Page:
NEW YORK (CBSNewYork) – Moorish kebabs. Senegalese empanadas. Nigerian skewers.
Chef Diana Tandia, a native of Mauritania, is bringing flavors of her childhood to the Afrofusion menu at Berber Street Food, a 15-seat fast-casual restaurant she owns with her husband Michael Matan.
“Berber [people] cover the whole of North Africa and some part of the West, especially Morocco, Algeria, Tunisia, Mauritania, which is the Western Sahara, and a little bit of Mali and Niger,” she said.
She was raised in Berber, Fulani, and Senegalese cultures, a background that informs her culinary approach.
“I wanted to go back to my roots because I feel like African food is so flavorful, but unfortunately, a lot of people are not exposed to that,” she said.
She saw an opportunity to introduce the offerings of her home country to New York City.
“Not a lot of people know about Mauritania,” she said. “I said, ‘How about if I’m going to be the first woman chef representing my country?'”
When she immigrated to the United States, she spoke only French.
“It was hard for me to find a job,” she said. “I was a hostess/waitress then started chopping onions.”
Despite these barriers, she was undeterred.
“I think sometimes obstacles can be a blessing,” she said. “I fell in love with food. I decided to go to culinary school, and after I finished culinary school, I worked my way up [to] Jean-Georges. I did Per Se. I did Daniel.”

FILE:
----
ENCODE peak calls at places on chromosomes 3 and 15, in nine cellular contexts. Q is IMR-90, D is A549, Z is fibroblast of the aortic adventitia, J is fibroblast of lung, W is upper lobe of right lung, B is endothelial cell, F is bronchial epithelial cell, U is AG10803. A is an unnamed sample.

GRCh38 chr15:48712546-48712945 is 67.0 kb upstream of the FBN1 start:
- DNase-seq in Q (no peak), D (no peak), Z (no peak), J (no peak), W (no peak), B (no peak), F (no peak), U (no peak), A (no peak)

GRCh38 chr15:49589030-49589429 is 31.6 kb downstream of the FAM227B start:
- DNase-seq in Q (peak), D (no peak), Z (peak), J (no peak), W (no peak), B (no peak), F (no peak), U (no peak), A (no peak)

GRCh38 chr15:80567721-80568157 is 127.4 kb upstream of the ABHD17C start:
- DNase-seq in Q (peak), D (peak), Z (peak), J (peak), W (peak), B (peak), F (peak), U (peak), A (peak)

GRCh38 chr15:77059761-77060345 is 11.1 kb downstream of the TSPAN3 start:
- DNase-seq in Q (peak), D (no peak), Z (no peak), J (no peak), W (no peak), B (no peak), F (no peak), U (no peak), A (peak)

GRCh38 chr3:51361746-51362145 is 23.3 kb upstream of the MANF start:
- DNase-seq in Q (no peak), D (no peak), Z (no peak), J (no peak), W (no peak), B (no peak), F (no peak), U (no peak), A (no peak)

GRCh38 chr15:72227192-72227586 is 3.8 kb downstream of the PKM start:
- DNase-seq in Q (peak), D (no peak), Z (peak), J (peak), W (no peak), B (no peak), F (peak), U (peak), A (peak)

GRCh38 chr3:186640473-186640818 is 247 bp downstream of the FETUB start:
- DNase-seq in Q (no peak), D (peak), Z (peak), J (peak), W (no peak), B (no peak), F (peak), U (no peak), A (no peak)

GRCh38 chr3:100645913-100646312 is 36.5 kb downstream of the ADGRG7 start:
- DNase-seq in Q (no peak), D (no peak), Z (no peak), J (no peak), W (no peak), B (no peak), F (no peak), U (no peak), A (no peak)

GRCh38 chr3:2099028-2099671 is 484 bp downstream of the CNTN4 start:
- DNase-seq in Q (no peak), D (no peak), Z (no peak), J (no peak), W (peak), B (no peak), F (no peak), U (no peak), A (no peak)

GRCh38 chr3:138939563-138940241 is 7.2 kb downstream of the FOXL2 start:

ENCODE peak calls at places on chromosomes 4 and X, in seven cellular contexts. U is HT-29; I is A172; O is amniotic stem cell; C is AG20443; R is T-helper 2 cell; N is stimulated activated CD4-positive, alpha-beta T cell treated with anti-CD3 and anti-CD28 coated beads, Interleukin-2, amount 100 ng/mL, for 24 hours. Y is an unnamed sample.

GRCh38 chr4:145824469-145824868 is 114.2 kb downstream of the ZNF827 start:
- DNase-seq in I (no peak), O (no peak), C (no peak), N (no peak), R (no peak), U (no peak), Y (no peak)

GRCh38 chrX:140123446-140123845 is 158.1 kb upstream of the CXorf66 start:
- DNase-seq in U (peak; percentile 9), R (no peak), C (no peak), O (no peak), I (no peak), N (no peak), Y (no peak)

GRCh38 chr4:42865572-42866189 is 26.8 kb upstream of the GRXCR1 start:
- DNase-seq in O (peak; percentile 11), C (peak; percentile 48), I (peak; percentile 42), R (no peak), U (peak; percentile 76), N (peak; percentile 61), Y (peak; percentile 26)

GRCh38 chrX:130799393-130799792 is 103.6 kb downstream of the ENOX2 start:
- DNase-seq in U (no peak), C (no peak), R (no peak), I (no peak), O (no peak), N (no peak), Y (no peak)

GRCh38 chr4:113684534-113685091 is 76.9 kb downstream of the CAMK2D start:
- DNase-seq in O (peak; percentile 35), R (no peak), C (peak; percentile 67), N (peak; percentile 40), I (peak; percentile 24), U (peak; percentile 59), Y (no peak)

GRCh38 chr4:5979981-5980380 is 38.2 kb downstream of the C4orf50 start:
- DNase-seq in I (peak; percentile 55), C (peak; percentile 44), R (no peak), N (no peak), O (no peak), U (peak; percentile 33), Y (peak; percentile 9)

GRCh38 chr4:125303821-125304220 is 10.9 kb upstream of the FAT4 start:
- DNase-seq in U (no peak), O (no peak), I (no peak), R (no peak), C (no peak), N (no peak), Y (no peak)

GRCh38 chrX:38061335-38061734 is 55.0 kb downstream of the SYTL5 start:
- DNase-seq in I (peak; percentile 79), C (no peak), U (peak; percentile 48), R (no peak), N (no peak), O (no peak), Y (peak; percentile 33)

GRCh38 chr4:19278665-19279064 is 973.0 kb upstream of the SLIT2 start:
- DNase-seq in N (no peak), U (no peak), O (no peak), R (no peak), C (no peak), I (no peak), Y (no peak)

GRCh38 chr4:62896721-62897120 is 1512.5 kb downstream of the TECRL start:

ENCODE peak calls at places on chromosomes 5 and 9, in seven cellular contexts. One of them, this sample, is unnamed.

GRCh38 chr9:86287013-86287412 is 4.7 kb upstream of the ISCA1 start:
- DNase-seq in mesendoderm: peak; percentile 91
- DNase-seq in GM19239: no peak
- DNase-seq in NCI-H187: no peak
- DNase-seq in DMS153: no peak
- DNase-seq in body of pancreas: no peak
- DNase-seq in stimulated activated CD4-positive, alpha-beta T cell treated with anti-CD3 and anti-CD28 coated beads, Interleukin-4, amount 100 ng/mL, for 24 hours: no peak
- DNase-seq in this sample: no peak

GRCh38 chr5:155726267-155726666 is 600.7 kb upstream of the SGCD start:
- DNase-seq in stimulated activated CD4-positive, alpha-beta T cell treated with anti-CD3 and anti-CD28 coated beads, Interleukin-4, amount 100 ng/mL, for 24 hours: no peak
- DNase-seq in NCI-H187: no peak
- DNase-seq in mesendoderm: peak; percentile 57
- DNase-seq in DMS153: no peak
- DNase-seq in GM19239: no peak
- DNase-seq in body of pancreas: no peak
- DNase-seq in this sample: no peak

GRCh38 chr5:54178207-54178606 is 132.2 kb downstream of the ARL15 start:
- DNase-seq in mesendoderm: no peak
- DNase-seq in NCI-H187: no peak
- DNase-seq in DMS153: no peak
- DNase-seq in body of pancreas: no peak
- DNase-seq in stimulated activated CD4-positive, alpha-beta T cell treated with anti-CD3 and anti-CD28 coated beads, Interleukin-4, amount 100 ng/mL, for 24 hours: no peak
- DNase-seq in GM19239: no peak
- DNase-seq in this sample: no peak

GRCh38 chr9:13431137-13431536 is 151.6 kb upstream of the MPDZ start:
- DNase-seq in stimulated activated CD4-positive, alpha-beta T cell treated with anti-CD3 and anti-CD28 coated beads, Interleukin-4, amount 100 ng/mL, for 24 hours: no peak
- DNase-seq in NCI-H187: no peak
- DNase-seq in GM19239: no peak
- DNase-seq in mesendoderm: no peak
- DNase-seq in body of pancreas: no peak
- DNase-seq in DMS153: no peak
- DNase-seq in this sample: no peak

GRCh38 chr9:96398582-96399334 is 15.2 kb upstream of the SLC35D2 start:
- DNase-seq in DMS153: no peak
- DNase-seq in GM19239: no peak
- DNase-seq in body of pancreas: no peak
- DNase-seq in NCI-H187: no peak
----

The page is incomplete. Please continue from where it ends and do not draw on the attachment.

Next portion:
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Her experience in fine dining ultimately prepared her to open Berber Street Food.
Memories of Mauritania infuse her menu.
“Being home when we were young… we’d run around the street, and we’d see ladies, some of them making empanadas, some of them making accara (black-eyed pea fritters), some of them making skewers. You’d buy them, and you’d eat, and you’d run around and play with your friends.”
Tandia also draws inspiration from international travel. Experiences abroad convinced her that the best authentic food in any country is what’s sold in the street.
At Berber Street Food, she experiments with flavors and techniques from across the globe.
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“We have an Afrofusion bowl we serve here, which is a universal bowl,” she said.
It incorporates Caribbean jerk chicken, which she marinates for 48 hours.
“What I wanted to do is trace the history of Africa. When the slaves left, they took them all over the corners of the world, from America to the Caribbean and to South America, especially in Brazil. I said, ‘How about if I bring all this in one bowl?'”
“There’s a lot of challenge in coming in every morning in that tiny place because it’s such a small kitchen,” she said. “Coming here, being an immigrant, wanting to make a better life for me, really keeps me going every morning.”
She works alongside sous-chef Guillermina Solis, another female immigrant, originally from Mexico.
“Being in the kitchen, I was always led by men, and I think it’s about time for us to show we are talented,” Tandia said.
She refuses to take shortcuts in executing her ambitious menu. That means items sell out or aren’t always available.
“It was a little scary doing this [broad] menu in that tiny kitchen,” she said. “It’s just [about] taking a risk sometimes in life.”
Her customers make the risk worthwhile, she says.
“There’s nothing that makes me happier [than] when I see somebody eating my food and leaving with a smile. My day is made,” Tandia said.
Berber Street Food
35 Carmine Street
New York, NY 10014
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